What projects are you most proud of?
Fred Reimer: At KWA, we’ve been at the forefront of LNG trading risk management technology and have been heavily involved with the leading firms in that market. Recently, we have helped with solutions that handle the complex optionality in the market, and of the scenario analysis that is involved. For example, we worked with one of the major firms to improve the efficiency and scalability of its LNG portfolio optimisation process by moving its analytics from spreadsheets to the next-generation quant platform.
The most challenging part of the process was ensuring the new system accurately reflected the complex portfolio optimisation models used by the client. This required extensive testing and validation to ensure the results generated by the new system were comparable to or better than those generated by the old spreadsheet-based system.
Richard Page: On the new energy side of the market, we undertook a major project to combine and harmonise an oil major’s worldwide voluntary carbon-offset businesses, under a single system. We assessed the viability and effort of bringing together the various globally dispersed source systems and the target ETRM system, then developed a data migration and transaction reconciliation strategy.
It was a challenge to manage conflicting priorities between the various businesses and regions, requiring the alignment of more than 20 functional areas while balancing their availability across time zones. This level of client service and project delivery would not have been possible without the outstanding team of consultants we have been able to gather into a single organisation.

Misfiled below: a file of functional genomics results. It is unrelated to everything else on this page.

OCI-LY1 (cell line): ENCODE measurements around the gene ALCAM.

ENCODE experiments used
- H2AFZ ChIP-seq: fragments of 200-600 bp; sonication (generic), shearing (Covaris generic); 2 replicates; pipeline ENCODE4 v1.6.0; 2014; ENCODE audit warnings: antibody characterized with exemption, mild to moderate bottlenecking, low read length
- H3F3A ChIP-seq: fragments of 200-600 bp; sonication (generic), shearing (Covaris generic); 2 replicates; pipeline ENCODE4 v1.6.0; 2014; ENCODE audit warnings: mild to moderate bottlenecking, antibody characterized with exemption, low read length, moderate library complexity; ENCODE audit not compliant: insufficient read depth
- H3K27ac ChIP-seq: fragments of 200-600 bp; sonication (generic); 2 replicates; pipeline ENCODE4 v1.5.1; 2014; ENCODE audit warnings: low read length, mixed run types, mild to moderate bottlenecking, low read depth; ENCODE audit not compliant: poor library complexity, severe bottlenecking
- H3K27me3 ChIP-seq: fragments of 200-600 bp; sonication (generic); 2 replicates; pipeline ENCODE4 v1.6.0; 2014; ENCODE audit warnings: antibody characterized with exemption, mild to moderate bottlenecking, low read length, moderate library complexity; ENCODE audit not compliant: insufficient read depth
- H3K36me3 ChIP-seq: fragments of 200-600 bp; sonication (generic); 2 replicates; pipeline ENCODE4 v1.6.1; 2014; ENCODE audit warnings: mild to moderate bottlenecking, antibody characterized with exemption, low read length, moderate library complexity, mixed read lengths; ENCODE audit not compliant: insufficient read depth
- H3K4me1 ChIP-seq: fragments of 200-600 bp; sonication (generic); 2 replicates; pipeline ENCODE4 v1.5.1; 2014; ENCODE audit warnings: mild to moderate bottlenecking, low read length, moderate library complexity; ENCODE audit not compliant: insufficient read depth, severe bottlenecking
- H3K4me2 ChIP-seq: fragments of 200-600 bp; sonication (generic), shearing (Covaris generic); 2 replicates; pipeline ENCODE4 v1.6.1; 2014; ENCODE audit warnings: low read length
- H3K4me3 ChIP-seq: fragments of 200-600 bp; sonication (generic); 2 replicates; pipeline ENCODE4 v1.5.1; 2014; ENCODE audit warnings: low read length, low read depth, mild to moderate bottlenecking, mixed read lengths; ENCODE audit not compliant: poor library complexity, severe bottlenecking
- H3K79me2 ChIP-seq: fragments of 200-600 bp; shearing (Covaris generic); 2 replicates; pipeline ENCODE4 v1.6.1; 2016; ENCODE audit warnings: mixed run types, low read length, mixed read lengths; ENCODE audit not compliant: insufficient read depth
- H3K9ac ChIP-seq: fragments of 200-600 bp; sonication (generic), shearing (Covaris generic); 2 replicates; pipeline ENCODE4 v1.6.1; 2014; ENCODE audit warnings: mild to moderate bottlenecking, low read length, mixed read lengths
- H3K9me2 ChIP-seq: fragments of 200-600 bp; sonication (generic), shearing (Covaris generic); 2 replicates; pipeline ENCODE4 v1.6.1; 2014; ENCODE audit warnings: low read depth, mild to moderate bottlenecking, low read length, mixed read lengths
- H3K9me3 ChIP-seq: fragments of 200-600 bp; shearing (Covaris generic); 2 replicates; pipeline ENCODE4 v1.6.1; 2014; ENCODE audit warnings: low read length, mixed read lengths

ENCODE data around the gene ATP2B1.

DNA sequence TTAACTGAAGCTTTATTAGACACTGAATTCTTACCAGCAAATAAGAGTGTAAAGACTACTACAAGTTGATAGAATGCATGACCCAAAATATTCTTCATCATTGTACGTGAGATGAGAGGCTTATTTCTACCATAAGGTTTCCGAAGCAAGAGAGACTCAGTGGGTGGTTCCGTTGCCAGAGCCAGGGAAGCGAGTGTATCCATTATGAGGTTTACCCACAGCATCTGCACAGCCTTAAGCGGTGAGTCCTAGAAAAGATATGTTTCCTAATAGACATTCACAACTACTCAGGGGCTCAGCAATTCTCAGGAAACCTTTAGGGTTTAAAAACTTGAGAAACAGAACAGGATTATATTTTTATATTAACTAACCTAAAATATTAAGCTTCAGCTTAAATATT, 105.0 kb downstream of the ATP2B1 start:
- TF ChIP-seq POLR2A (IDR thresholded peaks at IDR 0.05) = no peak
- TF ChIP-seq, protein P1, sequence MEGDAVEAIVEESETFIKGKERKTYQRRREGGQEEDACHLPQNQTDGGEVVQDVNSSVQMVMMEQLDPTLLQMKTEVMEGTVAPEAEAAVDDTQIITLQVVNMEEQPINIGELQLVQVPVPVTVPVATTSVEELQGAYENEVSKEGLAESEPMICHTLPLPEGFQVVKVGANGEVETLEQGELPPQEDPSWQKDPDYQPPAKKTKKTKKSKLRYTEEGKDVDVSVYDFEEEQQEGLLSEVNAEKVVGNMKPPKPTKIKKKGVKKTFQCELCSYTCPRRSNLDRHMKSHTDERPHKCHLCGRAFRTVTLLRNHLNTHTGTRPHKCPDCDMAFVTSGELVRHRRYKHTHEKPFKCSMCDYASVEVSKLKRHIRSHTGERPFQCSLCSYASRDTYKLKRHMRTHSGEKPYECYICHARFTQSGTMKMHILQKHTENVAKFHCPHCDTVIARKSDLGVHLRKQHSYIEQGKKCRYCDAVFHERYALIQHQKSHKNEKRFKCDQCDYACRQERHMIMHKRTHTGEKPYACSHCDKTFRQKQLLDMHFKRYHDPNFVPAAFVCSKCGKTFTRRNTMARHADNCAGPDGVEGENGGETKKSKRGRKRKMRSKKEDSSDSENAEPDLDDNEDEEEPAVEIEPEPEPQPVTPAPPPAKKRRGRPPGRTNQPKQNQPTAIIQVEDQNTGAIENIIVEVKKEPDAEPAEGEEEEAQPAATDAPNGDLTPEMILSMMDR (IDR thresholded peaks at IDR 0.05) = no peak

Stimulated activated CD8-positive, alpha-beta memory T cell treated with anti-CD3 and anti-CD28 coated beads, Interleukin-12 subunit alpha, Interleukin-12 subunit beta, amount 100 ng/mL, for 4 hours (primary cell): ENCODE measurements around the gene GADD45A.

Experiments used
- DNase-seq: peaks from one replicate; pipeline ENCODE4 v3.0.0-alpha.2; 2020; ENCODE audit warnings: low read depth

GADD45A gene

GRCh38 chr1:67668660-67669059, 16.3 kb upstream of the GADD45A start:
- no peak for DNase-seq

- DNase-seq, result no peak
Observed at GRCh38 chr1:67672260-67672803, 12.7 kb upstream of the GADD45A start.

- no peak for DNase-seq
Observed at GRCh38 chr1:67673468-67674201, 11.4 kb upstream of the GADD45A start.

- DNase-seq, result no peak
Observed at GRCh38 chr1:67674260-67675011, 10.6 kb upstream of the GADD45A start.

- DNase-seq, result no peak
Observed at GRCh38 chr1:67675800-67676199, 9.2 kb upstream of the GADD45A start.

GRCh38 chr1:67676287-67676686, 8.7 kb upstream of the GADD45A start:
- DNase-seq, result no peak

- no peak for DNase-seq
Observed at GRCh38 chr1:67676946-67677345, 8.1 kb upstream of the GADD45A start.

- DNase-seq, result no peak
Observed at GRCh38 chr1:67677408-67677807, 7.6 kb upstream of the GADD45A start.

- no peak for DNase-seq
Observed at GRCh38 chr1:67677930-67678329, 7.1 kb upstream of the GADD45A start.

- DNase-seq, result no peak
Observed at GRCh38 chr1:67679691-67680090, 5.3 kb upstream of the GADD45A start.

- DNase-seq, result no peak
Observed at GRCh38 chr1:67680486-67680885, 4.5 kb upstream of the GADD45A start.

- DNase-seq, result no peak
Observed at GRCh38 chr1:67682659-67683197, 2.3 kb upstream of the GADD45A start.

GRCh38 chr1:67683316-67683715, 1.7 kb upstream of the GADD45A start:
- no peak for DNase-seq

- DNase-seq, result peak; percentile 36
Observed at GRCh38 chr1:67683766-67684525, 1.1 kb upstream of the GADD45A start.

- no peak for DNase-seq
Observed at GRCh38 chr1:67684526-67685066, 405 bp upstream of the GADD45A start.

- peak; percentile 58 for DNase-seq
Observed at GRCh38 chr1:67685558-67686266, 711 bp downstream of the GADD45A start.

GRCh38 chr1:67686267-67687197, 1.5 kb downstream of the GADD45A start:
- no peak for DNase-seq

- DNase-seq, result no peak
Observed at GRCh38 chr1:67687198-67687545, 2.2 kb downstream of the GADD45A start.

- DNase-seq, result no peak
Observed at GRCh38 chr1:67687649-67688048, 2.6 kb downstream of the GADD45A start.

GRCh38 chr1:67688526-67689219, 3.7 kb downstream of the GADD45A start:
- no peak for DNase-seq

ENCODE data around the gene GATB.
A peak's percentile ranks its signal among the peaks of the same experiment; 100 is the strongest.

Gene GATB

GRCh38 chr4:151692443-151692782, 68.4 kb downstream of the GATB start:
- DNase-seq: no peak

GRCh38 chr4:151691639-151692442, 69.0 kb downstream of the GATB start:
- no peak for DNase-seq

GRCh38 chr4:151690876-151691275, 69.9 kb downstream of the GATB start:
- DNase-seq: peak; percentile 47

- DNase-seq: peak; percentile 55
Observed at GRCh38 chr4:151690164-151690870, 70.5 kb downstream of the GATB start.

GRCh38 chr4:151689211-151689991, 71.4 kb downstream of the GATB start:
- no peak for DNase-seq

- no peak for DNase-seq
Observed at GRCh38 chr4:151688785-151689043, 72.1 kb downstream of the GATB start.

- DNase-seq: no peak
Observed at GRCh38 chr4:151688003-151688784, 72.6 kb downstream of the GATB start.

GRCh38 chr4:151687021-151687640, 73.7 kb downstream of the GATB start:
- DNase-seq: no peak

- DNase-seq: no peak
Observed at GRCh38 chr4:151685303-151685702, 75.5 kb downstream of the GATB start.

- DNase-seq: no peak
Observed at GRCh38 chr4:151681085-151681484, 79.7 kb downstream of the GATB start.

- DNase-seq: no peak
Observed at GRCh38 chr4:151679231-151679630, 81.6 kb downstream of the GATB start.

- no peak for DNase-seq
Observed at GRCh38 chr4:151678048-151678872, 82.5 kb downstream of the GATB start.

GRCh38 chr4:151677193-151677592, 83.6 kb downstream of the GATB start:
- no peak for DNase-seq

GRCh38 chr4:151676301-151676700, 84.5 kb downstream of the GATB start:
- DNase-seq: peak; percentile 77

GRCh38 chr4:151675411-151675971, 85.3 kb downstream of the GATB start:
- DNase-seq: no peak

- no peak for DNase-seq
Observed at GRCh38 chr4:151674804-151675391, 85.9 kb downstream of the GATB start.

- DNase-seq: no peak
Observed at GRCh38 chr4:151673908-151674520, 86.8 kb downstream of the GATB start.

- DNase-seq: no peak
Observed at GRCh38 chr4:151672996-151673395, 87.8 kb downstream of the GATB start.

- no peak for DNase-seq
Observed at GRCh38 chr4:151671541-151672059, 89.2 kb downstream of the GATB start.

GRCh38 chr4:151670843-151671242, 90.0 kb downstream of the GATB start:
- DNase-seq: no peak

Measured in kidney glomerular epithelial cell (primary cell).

With another very successful year in Energy Risk’s software rankings, to what do you attribute your success?
Fred Reimer: Our people are our most important assets. We’ve been able to attract and, more importantly, retain talent because we think long term. We put our people first and offer them cutting-edge projects to work on. They are excited to be part of a team that is continuing to grow substantially year‑on‑year – with numbers up 58% in 2022.
It’s also very important to be able to keep up with trends in the market, such as those around the energy transition, to understand our clients’ needs, and to have the expertise, tools and resources to be able to respond to clients very quickly. You need to be able to provide fresh insights into the issues they are encountering.
Richard Page: It helps that we have very long-term relationships with many of our clients. They know they can turn to us when the business raises a new requirement, such as onboarding new markets or implementing additional modules of their ETRM system. They turn to KWA because we’ve been able to build trust and show an ability to deliver.
Fred Reimer: There are a couple of things that have helped differentiate KWA from our competitors. Over the past 12–18 months, we’ve been very successful in adding to the depth of our data analytics and quantitative risk expert team. We have undertaken a number of projects to implement more advanced risk analytics for our clients, both within energy and commodities and also in the capital markets space. It’s an area in which we already had great credentials, but adding that depth to our team – from a business and technology perspective – has been a big differentiator.
We also have a wide range of experience across delivery of off-the-shelf third‑party solutions, in-house builds and hybrid solutions. We’ve done all three of these things a number of times and, as a result of our delivery experience, we’re being asked to provide advisory guidance about why a client might want to do one versus the other.
How are you developing the business at KWA? Are there new areas of activity you are moving into?